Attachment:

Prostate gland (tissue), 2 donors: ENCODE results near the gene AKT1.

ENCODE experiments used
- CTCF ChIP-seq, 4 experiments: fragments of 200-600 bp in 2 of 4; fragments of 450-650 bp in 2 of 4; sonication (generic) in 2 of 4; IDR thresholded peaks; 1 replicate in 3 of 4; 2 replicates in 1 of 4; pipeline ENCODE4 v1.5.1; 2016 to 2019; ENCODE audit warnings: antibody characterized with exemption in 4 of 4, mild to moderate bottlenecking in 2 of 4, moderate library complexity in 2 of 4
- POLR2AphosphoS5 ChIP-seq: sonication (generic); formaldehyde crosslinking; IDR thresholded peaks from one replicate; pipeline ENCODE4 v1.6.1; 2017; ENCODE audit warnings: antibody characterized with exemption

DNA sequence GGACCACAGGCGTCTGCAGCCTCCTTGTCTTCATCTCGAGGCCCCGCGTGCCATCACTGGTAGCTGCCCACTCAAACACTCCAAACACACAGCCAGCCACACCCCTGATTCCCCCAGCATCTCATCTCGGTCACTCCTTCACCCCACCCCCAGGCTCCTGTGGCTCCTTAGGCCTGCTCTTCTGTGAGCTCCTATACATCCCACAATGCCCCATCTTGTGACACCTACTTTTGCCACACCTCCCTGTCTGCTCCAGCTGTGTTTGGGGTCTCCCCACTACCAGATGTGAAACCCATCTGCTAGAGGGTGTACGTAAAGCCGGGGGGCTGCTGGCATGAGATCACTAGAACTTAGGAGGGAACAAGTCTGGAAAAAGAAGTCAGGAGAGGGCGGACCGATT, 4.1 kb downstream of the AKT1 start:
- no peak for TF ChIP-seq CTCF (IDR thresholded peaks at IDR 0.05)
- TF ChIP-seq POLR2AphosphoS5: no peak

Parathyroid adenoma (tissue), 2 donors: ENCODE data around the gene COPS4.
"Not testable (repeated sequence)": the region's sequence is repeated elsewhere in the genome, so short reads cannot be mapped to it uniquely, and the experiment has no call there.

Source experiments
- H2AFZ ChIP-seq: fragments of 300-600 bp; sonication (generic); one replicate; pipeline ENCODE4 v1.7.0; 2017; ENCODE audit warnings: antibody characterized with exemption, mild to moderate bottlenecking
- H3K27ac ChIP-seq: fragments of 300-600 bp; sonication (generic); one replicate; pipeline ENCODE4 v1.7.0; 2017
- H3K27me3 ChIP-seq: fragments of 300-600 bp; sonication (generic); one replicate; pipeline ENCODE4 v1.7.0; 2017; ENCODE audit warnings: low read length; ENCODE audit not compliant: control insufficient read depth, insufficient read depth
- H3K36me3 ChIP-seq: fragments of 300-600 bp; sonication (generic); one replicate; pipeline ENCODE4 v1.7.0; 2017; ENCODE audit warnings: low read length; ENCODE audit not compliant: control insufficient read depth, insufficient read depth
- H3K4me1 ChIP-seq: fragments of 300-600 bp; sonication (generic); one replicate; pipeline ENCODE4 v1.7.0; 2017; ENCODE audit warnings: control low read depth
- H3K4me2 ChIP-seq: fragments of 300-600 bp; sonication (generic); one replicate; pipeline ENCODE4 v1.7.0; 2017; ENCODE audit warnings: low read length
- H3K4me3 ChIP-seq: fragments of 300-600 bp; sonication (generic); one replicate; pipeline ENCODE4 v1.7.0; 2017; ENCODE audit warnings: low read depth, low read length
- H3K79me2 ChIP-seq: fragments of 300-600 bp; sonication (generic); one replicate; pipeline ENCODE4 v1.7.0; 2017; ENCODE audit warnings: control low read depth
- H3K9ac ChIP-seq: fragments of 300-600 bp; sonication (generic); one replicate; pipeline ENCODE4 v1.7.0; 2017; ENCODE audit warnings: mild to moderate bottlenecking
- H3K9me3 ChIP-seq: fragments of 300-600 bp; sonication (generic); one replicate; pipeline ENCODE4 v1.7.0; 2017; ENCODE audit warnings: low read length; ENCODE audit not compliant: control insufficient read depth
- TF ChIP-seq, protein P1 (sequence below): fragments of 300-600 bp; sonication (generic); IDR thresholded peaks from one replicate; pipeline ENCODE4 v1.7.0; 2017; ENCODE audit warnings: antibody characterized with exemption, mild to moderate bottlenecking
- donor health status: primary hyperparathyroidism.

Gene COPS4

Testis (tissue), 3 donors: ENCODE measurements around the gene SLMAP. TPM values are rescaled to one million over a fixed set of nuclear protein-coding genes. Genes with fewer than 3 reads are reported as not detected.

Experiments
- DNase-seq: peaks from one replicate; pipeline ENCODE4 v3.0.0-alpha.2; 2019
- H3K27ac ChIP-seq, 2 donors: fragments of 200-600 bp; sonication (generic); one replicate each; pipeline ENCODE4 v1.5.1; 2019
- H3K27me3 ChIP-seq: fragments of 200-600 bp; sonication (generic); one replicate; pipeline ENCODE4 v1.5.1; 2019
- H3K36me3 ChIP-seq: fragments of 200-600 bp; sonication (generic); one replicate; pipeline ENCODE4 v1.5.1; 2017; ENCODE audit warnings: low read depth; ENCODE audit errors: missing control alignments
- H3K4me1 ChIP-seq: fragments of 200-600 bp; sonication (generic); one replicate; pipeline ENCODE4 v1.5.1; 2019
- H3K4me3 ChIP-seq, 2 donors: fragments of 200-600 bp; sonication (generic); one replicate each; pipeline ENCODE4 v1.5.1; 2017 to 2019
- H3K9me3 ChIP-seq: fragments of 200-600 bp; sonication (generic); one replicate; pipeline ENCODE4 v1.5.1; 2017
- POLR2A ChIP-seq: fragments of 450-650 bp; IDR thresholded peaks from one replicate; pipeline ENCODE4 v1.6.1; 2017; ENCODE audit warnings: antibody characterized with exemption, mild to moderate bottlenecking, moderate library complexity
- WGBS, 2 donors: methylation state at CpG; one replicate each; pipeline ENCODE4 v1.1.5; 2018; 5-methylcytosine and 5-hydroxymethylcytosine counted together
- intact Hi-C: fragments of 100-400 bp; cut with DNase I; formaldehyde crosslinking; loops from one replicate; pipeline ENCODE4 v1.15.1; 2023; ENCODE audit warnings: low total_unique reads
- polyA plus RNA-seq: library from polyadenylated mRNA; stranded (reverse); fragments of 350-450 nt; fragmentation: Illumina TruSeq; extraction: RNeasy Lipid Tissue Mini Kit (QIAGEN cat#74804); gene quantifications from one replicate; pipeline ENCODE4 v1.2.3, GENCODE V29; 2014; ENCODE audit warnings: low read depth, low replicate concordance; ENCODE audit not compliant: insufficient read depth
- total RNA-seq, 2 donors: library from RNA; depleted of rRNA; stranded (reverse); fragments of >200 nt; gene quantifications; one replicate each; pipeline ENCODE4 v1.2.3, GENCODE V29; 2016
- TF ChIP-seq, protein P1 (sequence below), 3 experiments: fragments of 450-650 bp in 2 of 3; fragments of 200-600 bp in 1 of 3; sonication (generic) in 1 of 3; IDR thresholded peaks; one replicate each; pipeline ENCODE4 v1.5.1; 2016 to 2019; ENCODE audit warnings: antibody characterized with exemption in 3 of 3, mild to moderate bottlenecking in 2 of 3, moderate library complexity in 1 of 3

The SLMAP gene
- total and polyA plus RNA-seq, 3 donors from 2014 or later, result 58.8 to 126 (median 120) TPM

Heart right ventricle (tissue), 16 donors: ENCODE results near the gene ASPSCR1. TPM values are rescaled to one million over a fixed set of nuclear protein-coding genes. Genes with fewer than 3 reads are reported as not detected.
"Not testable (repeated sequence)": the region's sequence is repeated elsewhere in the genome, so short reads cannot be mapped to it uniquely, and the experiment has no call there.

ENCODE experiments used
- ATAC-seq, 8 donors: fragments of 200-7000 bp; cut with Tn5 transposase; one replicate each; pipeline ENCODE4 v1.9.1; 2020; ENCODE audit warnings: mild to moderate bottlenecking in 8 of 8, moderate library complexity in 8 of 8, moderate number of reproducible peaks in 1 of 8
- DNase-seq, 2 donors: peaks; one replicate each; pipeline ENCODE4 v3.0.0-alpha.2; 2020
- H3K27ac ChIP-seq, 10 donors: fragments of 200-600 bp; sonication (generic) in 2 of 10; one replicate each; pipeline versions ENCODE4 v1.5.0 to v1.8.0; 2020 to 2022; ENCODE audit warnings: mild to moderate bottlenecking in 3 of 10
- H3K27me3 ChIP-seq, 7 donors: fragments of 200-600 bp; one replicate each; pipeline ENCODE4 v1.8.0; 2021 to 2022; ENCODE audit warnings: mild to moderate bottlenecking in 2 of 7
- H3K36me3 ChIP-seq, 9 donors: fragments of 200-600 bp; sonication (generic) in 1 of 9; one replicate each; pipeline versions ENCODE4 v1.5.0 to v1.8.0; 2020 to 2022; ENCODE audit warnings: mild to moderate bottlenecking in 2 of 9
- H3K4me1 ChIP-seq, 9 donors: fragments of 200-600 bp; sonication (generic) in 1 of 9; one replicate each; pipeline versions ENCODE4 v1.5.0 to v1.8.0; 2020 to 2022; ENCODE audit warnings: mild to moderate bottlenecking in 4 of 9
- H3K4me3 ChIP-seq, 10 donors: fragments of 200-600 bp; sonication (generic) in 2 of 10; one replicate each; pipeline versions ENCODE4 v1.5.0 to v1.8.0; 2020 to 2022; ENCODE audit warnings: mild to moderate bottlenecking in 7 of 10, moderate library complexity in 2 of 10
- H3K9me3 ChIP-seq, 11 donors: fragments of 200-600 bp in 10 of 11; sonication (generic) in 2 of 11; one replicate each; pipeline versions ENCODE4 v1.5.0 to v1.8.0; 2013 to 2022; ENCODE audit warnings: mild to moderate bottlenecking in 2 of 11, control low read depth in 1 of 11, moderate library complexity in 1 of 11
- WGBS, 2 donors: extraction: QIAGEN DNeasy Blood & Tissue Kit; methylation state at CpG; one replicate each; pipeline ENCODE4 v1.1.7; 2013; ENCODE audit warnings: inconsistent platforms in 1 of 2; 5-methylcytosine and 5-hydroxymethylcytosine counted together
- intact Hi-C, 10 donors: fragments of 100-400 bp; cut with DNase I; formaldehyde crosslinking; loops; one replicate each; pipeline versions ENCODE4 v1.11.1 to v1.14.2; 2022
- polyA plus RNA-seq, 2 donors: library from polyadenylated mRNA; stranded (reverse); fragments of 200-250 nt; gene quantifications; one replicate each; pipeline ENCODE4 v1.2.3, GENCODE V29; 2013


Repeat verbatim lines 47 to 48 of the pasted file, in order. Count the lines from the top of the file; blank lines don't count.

- H3K27me3 ChIP-seq, 7 donors: fragments of 200-600 bp; one replicate each; pipeline ENCODE4 v1.8.0; 2021 to 2022; ENCODE audit warnings: mild to moderate bottlenecking in 2 of 7
- H3K36me3 ChIP-seq, 9 donors: fragments of 200-600 bp; sonication (generic) in 1 of 9; one replicate each; pipeline versions ENCODE4 v1.5.0 to v1.8.0; 2020 to 2022; ENCODE audit warnings: mild to moderate bottlenecking in 2 of 9